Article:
I have sort of solved this issue by using virtual ports - I convert a note on my keyboard to a CC and then map it to the channel mapping pipe. It is doable, but the problem is it is overly complicated and if I use this up just for this one function, I don’t have a lot freedom left to create something more complex, as even the virtual ports are very limited. :slight_smile:

while the version Giedrius wrote for that users needs was about scene changing, he’s employed for a variety of purposes. (including a sequencer!)

The key bit is that each time the “trigger event” goes in, the Dispatcher moves to a different channel, so Transforms the (now) note into whatever you want.

So with say a 3-channel Dispatcher, it would go

  1. Transform1A, Transform1B, etc
  2. Transform2A, Transform2B, etc
  3. Transform3A, Transform3B, etc
  4. back to 1 again…

I recommended it for your use-case (within a loopback to make it control stuff in Midihub rather than just externally) as e.g

  1. Turn BypassX ON, BypassY OFF, Trigger One-shot LFOZ, etc, etc
  2. Turn BypassX OFF, BypassY ON, Stop LFOZ running, etc, etc

This is quite powerful and uses no virtuals (but like all loopbacks uses MIDI port pair :arrow_lower_right: or USB port pair

Does that make sense?

Feel free to send more detail what you want to do that Midihub-as-is can’t. There’s likely a way. Might even keep me away from the deep dark rabbit hole that is currently beckoning me…

:arrow_upper_left: unless you have a device which is linking to-from Midihub (with care also do-able)

Long time since I was here, but YES, conditional statements, hooorrrraaayyy!!

Right now I have a setup where I need to toggle between a Korg SQ64 being the master clock, or where the DAW (Studio One) is the master clock, and Korg SQ64 then follows. And it would be amazing if I could have conditions in Midihub instead, using the SQ64 clock in a standard pipeline, and then if a clock shows up on another input (the DAW clock) mute the clock from the SQ64 and use DAW clock instead etc.

There’s a few more constraints than this but in general if there were conditions available in a pipeline, that could be based on data in any pipeline, this would become a VERY powerful addition, imho, it’s a game changer!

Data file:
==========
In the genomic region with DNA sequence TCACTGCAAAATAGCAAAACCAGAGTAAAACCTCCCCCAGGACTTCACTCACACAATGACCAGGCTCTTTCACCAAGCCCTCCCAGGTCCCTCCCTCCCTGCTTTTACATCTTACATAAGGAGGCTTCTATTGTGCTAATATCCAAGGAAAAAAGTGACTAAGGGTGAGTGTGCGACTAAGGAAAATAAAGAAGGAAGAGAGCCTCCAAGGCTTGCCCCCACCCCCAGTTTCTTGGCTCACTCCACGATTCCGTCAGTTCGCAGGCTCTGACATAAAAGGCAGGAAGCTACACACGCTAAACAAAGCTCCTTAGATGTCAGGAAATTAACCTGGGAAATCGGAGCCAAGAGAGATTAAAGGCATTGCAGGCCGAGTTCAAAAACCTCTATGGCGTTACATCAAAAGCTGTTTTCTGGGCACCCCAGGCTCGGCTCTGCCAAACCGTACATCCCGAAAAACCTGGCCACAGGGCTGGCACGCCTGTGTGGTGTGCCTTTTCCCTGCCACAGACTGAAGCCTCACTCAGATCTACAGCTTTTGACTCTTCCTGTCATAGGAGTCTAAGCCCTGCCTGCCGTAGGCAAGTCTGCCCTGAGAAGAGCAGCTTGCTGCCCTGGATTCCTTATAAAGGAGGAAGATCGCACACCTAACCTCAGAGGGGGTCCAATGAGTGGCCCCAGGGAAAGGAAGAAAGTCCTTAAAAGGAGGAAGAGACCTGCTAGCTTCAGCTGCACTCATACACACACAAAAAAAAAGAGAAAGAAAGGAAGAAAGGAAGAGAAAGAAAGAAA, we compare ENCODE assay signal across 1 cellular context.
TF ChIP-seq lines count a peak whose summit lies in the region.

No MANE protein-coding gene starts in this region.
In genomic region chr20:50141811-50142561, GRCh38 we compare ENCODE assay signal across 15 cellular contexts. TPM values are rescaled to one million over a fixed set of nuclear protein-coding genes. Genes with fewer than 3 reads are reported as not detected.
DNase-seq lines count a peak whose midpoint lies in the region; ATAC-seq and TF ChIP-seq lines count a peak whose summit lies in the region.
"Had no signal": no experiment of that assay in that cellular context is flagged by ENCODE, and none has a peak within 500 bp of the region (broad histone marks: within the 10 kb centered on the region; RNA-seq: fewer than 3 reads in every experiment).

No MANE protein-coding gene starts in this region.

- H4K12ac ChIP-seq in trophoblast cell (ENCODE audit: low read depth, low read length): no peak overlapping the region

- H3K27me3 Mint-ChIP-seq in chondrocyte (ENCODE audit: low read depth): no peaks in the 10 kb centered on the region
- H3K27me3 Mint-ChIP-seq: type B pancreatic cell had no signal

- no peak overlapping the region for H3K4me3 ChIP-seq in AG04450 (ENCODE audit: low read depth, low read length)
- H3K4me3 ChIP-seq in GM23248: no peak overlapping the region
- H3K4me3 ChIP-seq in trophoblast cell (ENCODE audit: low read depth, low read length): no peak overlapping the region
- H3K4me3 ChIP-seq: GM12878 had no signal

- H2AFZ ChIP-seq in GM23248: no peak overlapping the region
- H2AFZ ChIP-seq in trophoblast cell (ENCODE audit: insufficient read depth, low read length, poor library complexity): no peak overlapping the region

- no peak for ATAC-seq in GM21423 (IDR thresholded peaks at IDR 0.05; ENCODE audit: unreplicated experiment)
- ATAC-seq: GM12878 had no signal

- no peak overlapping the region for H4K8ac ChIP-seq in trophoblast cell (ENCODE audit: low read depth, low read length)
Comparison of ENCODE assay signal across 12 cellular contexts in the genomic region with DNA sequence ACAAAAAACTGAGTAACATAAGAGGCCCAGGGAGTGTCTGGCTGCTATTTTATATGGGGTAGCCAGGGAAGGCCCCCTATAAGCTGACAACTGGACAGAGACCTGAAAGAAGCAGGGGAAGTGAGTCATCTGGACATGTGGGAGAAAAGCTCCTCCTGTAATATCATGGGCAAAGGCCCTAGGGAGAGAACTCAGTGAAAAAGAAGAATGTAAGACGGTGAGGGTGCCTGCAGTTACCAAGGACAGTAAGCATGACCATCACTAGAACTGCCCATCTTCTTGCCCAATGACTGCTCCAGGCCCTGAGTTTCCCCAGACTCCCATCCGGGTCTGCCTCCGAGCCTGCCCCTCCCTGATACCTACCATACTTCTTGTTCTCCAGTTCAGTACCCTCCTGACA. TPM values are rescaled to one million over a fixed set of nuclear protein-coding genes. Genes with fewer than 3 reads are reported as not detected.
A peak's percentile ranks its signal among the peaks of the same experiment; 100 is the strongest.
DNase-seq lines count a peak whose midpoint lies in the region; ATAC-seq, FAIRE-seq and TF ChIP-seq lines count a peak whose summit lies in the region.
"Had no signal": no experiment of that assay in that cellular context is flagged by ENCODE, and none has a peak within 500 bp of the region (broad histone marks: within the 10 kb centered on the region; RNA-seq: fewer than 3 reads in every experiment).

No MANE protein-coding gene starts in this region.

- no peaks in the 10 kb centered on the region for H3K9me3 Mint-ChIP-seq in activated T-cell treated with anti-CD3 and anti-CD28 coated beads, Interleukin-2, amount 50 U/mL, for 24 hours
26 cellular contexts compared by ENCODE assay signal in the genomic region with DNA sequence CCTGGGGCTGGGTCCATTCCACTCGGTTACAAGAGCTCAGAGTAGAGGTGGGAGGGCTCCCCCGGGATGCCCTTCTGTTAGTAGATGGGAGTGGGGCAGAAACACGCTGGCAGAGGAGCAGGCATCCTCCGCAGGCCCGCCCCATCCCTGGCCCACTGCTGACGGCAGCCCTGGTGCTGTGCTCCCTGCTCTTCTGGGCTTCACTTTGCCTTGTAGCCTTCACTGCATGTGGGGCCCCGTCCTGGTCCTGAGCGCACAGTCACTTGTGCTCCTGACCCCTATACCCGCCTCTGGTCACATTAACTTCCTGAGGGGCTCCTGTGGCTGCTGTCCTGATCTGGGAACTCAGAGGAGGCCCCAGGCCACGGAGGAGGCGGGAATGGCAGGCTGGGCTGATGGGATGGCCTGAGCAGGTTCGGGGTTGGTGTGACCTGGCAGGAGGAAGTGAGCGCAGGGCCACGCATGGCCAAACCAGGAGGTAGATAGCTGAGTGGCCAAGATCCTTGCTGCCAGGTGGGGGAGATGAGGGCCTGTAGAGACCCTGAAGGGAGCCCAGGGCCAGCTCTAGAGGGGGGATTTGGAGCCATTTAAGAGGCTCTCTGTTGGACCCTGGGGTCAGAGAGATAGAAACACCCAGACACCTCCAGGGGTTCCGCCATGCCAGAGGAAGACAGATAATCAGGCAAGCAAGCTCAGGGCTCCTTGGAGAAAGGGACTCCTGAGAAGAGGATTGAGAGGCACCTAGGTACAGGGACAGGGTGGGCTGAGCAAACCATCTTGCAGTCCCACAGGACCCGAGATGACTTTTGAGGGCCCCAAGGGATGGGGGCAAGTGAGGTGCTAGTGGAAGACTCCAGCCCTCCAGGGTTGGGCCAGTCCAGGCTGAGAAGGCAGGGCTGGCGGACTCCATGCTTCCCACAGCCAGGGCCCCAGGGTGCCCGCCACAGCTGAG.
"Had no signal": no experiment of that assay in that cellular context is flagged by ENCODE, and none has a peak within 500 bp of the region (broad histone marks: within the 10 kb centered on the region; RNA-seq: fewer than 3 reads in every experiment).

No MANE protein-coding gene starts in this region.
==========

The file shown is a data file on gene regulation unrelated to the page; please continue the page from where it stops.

So this “switch” would need to constantly poll the DAW input and make the inverse action if no clock was detected during some defined time-interval?

Not knowing how anything works technically, I am just thinking, something that instantly recognize the message “Oh here’s a clock coming”, and triggers stuff based on that.

Another important thing is that conditions are global, and have access to all data from all pipelines, in order to build autonomous “intelligent” solutions.

Say I have a pipeline routing the SQ64 clock permanently, and WHEN there’s a DAW clock popping up, the pipeline for that input then shuts down the SQ64 clock (using a transformation or something etc.) and then the pipeline routes the DAW clock to chosen output (in my case, same as the SQ64 clock was routed to).

Yeah, got that.

My q was more on a logic basis (which would lead to a technical consideration beyond my capabilities!), namely:

  • in addition to “Oh here’s a clock coming”

  • it would also need “hey, there’s no longer any clocks”
    to then know to switch back…

That’s a very good point, potentially another condition “If this clock is running and stops, go back to the pipeline with the SQ64 clock” or something in that direction.


:thinking: indeed!

particularly cos a general pipe design might want to listen to an on-condition and an off-condition at different sources, then send a yet-to-be-implemented internal mapping to carry out the action.

Pretty sure your specific case could be written with a loopback now, but the more general idea is quite appealing…

Feel free to elaborate (loopback solution etc.), but yeah, the concept of conditions would be a total killer!